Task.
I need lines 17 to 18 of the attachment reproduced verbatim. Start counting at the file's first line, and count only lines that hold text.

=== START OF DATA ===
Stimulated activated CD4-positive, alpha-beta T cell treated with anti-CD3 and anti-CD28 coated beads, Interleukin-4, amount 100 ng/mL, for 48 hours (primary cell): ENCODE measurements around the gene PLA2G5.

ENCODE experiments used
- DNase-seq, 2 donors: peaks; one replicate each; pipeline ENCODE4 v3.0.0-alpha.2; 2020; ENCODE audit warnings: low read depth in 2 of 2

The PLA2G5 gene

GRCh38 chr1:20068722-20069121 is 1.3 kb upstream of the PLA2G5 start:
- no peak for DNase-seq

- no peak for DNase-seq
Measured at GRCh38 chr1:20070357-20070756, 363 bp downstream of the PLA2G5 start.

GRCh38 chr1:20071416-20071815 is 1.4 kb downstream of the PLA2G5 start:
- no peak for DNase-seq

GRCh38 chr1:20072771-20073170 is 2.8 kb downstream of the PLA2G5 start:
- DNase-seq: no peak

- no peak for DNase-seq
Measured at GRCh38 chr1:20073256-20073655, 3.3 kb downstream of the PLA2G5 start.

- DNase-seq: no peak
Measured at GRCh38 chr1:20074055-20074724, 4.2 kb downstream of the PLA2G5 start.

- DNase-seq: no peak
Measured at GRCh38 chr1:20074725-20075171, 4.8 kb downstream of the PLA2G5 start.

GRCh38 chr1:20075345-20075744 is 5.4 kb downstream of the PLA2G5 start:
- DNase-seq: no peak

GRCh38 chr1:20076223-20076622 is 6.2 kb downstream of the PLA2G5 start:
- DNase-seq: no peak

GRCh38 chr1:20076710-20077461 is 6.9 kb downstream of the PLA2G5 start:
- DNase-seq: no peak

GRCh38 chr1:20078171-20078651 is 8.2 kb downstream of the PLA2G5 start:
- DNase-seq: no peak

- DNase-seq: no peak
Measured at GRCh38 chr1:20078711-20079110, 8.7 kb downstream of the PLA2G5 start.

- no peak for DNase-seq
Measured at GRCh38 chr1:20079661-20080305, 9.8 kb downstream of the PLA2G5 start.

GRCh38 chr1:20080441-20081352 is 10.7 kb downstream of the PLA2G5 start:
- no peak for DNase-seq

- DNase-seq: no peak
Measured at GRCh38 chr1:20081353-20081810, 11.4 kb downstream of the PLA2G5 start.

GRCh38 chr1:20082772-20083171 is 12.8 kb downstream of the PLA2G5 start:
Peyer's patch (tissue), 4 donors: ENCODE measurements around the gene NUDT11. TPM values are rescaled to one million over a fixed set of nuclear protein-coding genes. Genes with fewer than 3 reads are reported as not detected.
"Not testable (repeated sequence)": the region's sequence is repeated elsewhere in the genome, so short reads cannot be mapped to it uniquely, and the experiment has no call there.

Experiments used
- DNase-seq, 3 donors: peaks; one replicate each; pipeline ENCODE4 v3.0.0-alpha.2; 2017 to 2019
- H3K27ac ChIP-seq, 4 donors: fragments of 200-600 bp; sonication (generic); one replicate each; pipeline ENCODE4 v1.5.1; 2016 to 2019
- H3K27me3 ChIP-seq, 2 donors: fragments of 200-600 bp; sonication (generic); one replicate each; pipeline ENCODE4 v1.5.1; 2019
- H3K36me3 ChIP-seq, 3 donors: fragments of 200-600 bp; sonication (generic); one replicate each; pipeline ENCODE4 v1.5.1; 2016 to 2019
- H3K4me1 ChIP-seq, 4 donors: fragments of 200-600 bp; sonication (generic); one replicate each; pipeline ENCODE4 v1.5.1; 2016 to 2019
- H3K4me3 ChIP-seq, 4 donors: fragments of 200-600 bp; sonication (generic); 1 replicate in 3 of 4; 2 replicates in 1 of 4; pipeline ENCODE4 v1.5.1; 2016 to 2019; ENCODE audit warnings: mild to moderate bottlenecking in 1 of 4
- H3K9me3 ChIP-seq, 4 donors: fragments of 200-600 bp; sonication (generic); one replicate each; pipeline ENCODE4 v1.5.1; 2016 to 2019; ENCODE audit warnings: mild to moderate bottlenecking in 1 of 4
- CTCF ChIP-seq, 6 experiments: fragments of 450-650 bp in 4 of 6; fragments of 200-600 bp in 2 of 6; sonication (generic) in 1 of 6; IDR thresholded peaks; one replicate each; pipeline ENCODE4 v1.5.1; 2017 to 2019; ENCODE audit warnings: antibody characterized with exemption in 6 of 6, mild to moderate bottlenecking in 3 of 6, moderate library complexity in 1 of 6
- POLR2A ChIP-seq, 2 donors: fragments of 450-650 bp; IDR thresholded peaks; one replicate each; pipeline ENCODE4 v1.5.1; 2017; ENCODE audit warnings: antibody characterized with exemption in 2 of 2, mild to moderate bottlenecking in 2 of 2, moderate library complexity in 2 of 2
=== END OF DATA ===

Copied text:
- DNase-seq: no peak
Measured at GRCh38 chr1:20074725-20075171, 4.8 kb downstream of the PLA2G5 start.